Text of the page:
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  8. It's good to hear that you were happy with your packing abilities because if you couldn't pull it off then there's no hope for me. I'm another one who finds regular ballet flats are not suitable for a long day of walking but I've purchased shoes from Munroe and they're well constructed, comfortable and stylish.
    I'm curious to hear how the weather was and what outer wear you needed.

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  9. Thank you Janice for talking about tights & reinforcing that the look is still a good one! I can no longer show bare legs but love dresses & skirts. All too often fashion blogs don't address that key part of dressing for une femme d'un certain age. Would love to see more! Thanks again for your inspiring posts.

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  10. Thank you Janice for talking about tights & reinforcing that the look is still a good one! I can no longer show bare legs but love dresses & skirts. All too often fashion blogs don't address that key part of dressing for une femme d'un certain age. Would love to see more! Thanks again for your inspiring posts.

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  11. I'm always puzzled by whole places, or cultures, where black is the predominant color. Black isn't universally flattering. I look awful in black. Partly it's my coloring and partly it's age (as we get older, black can be too harsh). I would have a hard time fitting in those places.

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    1. I'm with you Ellen. I see the practical side of black and love it for pants but makes me look about 100 if I wear it near my face. So when we go to a big city (they all seem to have the same black uniform) I wear my usual soft-coloured tops under a grey coat with a cheerful or pastel scarf. The grey coat with black pants and shoes makes me feel that I fit in enough. And in summer, without a coat, I just don't fit in!
      Years ago, I had a bright red coat, which my husband loved because he could find me in a crowd (I tend to wander off, accidentally). I wore it while working in Seattle as it was the only coat I had, but there *everyone* wore black or very dark navies. An elderly usher at the Benaroyal Hall complimented me one night, where I was the only person among thousands to be wearing an actual colour. 'That's a beautiful coat,' he said, adding, 'You sure can't sneak around in that coat!' I've moved on since then to subtler colours but it still makes me smile.
      Robyn in Tasmania

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    2. I don't get the black thing either. My observation is that it is definitely a uniform and almost a strictly urban thing. Not only urban, but also favored by people of a higher economic level, those who perceive it as the only appropriate color to wear and those who want to hide (fit in). It looks great on some people and funereal on others. Unfortunately, many see only the clothes, not how they look in them.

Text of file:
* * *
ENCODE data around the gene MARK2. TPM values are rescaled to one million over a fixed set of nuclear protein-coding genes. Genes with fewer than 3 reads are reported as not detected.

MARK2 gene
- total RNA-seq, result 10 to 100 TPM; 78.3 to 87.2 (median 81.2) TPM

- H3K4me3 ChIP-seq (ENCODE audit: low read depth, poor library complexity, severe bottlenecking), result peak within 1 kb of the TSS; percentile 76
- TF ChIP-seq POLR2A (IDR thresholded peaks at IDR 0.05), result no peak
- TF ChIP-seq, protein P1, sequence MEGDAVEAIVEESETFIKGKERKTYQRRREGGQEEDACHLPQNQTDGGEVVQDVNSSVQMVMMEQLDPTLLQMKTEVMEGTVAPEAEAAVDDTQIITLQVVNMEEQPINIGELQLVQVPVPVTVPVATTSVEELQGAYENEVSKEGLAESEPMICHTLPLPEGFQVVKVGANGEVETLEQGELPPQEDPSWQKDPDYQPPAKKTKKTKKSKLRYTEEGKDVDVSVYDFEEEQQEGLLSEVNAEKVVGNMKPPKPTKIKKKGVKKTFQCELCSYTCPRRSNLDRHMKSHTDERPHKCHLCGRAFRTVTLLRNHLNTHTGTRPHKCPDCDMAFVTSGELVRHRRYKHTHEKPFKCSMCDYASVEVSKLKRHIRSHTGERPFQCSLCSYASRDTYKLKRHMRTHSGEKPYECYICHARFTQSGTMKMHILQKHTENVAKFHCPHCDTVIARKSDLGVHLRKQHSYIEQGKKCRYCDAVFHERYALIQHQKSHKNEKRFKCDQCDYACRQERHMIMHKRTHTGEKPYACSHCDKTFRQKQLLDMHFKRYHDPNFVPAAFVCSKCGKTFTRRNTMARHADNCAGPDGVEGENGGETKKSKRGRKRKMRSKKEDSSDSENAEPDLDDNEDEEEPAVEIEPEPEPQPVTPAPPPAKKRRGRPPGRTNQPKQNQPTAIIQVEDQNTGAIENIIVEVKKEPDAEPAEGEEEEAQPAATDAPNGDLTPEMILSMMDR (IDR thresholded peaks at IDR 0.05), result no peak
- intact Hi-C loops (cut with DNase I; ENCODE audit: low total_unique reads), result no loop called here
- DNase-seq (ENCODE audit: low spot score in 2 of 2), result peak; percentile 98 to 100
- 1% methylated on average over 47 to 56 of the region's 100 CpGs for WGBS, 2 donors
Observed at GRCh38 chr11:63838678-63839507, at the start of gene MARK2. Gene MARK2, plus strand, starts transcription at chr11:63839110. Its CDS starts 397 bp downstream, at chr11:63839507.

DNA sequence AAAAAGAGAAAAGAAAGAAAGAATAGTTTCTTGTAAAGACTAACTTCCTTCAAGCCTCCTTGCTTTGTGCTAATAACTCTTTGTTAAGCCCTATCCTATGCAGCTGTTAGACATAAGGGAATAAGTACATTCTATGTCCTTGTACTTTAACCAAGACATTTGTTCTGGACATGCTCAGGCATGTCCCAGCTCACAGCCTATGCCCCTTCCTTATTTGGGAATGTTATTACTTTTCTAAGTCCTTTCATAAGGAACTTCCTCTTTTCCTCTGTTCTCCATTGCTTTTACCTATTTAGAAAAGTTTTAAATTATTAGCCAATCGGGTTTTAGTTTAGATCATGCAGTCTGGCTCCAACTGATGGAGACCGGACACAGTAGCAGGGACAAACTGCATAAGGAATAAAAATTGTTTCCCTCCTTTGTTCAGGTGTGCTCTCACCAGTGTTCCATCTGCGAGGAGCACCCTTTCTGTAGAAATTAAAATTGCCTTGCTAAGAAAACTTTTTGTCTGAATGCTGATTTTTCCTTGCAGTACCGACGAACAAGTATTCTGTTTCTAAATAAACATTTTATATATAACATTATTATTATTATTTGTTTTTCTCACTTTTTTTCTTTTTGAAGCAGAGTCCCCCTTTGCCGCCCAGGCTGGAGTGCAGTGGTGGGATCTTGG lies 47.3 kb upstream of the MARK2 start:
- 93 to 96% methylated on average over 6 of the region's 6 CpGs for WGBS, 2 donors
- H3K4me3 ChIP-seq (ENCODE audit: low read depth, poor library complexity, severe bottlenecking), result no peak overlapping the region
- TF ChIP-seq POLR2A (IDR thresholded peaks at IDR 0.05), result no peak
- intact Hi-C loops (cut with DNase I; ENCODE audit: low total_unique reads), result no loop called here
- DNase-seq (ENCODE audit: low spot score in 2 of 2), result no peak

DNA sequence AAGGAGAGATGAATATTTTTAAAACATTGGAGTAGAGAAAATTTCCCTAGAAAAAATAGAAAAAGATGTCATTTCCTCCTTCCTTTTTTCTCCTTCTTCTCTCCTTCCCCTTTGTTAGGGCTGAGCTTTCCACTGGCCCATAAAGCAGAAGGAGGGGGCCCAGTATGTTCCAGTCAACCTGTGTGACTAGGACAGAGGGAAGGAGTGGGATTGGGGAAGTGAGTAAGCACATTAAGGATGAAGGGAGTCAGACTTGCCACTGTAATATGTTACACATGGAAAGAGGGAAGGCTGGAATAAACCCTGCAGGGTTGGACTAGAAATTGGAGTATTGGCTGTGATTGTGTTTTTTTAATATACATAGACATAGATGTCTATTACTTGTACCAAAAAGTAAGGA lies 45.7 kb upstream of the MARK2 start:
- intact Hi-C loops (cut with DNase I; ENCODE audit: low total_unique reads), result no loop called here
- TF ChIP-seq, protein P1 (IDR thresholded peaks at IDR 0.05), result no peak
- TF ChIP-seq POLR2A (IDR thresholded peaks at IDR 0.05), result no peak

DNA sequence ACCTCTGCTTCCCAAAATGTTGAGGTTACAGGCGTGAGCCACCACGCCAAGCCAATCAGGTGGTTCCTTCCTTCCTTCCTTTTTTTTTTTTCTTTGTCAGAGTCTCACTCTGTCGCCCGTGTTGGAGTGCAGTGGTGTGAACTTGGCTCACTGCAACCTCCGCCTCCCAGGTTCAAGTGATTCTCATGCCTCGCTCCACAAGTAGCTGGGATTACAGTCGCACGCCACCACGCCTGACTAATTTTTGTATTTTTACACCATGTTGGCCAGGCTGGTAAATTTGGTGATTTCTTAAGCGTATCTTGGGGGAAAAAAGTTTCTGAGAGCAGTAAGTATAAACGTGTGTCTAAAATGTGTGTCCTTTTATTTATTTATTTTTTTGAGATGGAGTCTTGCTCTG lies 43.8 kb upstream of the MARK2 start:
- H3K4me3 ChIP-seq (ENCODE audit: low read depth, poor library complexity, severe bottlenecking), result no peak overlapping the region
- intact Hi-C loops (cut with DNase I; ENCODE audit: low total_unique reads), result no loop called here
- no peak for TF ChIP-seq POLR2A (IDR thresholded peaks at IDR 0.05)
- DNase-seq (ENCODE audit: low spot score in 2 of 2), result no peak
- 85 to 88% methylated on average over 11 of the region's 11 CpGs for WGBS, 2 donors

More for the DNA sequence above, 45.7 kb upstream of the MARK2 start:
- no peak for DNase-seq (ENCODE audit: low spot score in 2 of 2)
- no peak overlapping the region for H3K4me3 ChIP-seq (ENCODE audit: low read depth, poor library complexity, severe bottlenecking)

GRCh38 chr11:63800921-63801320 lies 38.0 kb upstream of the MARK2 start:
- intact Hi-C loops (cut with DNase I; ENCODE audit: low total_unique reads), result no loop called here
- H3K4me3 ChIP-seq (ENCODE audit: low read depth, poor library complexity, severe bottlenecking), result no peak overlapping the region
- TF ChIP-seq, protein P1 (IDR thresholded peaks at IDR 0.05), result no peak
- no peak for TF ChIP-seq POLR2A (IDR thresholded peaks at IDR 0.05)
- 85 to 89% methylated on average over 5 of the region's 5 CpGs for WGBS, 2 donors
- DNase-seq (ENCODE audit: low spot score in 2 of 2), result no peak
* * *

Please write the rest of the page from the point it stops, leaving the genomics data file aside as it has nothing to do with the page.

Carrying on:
My husband looks great in black, but he refuses to wear it because it gets dirty so easily. Every spec of lint and dust shows up. He believes black shows just as much dirt as any other color. It's just a different color of dirt.

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  12. I have two midi denim skirts and alot of the black essentials you mentioned, so I am feeling quite stylish this morning. Thanks, Janice!

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  13. All of the basic black pieces are in my wardrobe and I'm inspired by the skirts. I see another sewing project in my near future. Thank you for this insightful look at the fashion in London. I love ballet flats and find them very comfortable for walking in. My current pair are Joseph Seibel and have a comfy cushion in the sole.

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  14. I'm interested in wearing a dress so bought one for the first time in many years and wore it this fall. Found it a bit chilly even with a good pair of tights. Since my climate is similar to yours (Toronto) I thought I would ask for some tips. I would love to take a dress or skirt on my next trip but need to sort out the wearability question first. Thanks.

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    1. Look for fleece-lined tights - they look exactly like regular opaque tights, but have a layer of fuzzy inside, which amps up the warmth considerably. And a boot with some warm lining makes a difference too. But at some point, you might just not love cold enough to wear a dress all year. I'm a bit of a freak, in that I don't mind being cold!

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  15. I completely endorse your view of London! You can never go wrong with black there. I always feel uncomfortable in a bright coloured outfit there. I saw young women in black throughout the summer, but wearing white skirts or dresses with black coats or jackets as well. It could be the light quality that makes bright colours seem wrong.